Isn’t just knowing English enough? – raising awareness of cultural English

In the first class of Intercultural Communication Skills, one of my French students asked me “Isn’t just knowing English enough?”. A great question, how can I raise awareness of the importance of culture on language use? Luckily a recent talk by David Crystal (need to register to view video) gave me some useful material to try to do just this.

Note the following is a lesson idea I have not yet used but hope to do so next class.

First* tell students in small groups: Read the following sentences, can you understand them?

1. It’s just not cricket, treating her like that.
2.The job isn’t all beer and skittles, you know.
3. [after a very bad joke] You’re not a writer for Xmas crackers, by any chance?
4. [after leaving a hotel] That made Fawlty Towers seem like paradise.
5. [after someone has complained about something] Oh, come on, disgusted of Tunbridge Wells!
6. His book refreshed the parts other books couldn’t reach.
7. It was like Clapham Junction in Oxford Street today.
8. His watch was more Petticoat lane than Bond Street.**
9. To drive or not to drive-that’s the question.

(Crystal, 2012; **Crystal, 2011)

Depending on student reactions one can spend as much or as little time as you want in going through the sentences.

Next show them the cartoon below, saying: The following is a conversation between a famous English language expert and their colleague from the Czech Republic. What has caused the breakdown in communication?

Getting lost speaking the same language.

– adapted from Crystal (2011).

The explanation is that houses in that part of the Czech Republic are numbered differently than houses in the UK. They are numbered when they are built and registered. That is why the Czech person is surprised at the coincidence.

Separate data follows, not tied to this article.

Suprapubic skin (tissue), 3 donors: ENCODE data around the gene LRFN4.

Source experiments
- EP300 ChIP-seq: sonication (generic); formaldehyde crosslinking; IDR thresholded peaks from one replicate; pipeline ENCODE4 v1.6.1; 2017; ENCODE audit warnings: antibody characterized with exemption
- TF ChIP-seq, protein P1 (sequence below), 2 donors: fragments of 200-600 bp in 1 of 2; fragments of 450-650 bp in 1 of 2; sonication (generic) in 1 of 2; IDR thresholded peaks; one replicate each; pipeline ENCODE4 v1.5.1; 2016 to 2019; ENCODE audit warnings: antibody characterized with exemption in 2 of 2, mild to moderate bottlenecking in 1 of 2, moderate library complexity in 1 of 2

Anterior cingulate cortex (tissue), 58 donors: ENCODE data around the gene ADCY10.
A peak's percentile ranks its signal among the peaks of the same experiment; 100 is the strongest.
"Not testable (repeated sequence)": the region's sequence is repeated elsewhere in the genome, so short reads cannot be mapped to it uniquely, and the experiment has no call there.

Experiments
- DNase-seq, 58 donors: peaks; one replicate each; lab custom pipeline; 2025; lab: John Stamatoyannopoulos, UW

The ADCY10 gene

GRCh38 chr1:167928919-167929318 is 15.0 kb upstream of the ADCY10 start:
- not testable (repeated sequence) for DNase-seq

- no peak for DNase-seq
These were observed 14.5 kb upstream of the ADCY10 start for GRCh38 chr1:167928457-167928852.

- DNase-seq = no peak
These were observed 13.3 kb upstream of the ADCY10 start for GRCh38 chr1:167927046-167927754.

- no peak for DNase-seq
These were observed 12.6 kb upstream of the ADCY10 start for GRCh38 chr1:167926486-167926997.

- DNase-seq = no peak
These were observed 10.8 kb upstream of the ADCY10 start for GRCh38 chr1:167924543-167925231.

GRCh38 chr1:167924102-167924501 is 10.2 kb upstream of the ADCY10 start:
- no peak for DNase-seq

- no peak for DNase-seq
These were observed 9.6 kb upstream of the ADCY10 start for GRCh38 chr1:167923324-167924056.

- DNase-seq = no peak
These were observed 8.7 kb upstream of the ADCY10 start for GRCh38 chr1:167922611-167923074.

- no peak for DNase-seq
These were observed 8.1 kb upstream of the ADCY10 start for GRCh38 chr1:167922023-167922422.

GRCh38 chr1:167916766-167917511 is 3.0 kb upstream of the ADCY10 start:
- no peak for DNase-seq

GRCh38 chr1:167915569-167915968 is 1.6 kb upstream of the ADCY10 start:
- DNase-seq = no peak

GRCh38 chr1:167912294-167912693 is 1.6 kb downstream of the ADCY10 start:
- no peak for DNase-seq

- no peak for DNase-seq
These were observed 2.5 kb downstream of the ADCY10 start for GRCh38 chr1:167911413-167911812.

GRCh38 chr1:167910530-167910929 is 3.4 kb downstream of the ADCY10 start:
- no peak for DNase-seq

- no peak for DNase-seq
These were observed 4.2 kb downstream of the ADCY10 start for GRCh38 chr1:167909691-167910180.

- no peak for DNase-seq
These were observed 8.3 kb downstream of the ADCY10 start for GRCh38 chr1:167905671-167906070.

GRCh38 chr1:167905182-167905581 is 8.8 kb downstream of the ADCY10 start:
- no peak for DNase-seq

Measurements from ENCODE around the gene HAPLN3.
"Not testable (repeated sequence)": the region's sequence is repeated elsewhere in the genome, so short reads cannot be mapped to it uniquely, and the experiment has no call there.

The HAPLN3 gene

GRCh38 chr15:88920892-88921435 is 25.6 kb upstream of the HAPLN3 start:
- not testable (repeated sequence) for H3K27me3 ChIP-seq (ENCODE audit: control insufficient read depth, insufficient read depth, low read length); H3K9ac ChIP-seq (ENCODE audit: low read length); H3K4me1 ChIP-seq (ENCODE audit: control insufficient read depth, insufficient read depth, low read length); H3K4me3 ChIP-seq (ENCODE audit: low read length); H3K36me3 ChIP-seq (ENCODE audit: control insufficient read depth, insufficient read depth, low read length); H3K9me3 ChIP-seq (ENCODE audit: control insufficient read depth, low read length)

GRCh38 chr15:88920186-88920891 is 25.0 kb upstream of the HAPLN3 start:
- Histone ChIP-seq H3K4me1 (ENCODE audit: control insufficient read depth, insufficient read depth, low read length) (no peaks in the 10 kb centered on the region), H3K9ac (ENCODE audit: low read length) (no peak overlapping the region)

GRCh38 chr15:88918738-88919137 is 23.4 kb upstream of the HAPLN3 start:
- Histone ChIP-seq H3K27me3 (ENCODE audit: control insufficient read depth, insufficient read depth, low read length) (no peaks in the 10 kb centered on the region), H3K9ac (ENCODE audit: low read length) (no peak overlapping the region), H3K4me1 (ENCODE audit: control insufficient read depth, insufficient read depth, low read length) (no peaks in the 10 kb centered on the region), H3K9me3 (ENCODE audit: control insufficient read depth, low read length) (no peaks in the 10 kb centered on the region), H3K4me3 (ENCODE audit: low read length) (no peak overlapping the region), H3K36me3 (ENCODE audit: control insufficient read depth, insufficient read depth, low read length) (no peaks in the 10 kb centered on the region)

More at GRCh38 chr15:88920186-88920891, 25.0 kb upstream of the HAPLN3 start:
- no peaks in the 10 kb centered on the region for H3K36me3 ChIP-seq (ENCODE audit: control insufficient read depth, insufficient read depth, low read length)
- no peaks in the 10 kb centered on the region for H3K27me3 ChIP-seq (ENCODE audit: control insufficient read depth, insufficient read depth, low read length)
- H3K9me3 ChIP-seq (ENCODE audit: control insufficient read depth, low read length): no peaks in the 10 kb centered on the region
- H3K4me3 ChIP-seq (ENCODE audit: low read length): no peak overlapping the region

Be sure to check a related post on international communication.

* An alternative start could be to use the figures quoted by Crystal in his talk – 2000 million English speakers, 400 million of whom are ‘native’ speakers. That is every 4 out of 5 speakers of English will be ‘non-native’. That significant number is another point of awareness to raise regarding intercultural communication.


Crystal, D. (2011). The future of Englishes: going local, in Roberta Facchinetti, David Crystal and Barbara Seidlhofer (eds), From International to Local English – And Back Again (Bern: Lang), 17-25

Crystal, D. (2012). Plurilingualism, pluridialectism, pluriformity, plenary paper for the annual conference of TESOL Spain, Bilbao, 10 March 2012


Chia Suan Chong@chiasuan has a fab post with a great example of the service industry’s custom of not saying no, do check it out. Looking forward to part 2.

Mike Griffin@michaelegriffin has some very intriguing examples of Korean use of English.

13 thoughts on “Isn’t just knowing English enough? – raising awareness of cultural English

  1. There is so much more than grammar and words to learning a language. My students often complain of how they thought they knew English before arriving in Canada. It is frustrating and overwhelming to be confronted with new idioms and slang. Anyone who disagrees with this should take a short jaunt to another English speaking country! I will be looking out for my articles on this topic.

    1. hi Marla

      thanks for taking time to comment, i have been living in France for nearly 7 years now and i still can’t get used to turn-taking in conversations or lack of with the French 🙂
      do let me know when you have some articles on this


  2. A great follow-up reflection and pratical example of the talk given recently. Thank YOU. 🙂

    I totally agree that just knowing words and grammar is not enough. In Brazil we have a great chance to make a point about this and I do use it as example whenever I can to show that learning depends of having clear purposes. For example, if the aim is to understand music/movies in English as teens usually say so when we ask and youths and adults say it is to work or travel, the purpose affect the what to learn in my humble opinion. Even in our L1 we have to learn the conventions to communicate effectively in a certain situation. As I said in Brazil we have a very different set of lexis depending on the region/state we are in, that happens in many countries but our students are usually well aware of that. This also brings the intercultural discussion which should be also brought to the students’ attention in my opinion. We don’t leave in an isolated world anymore.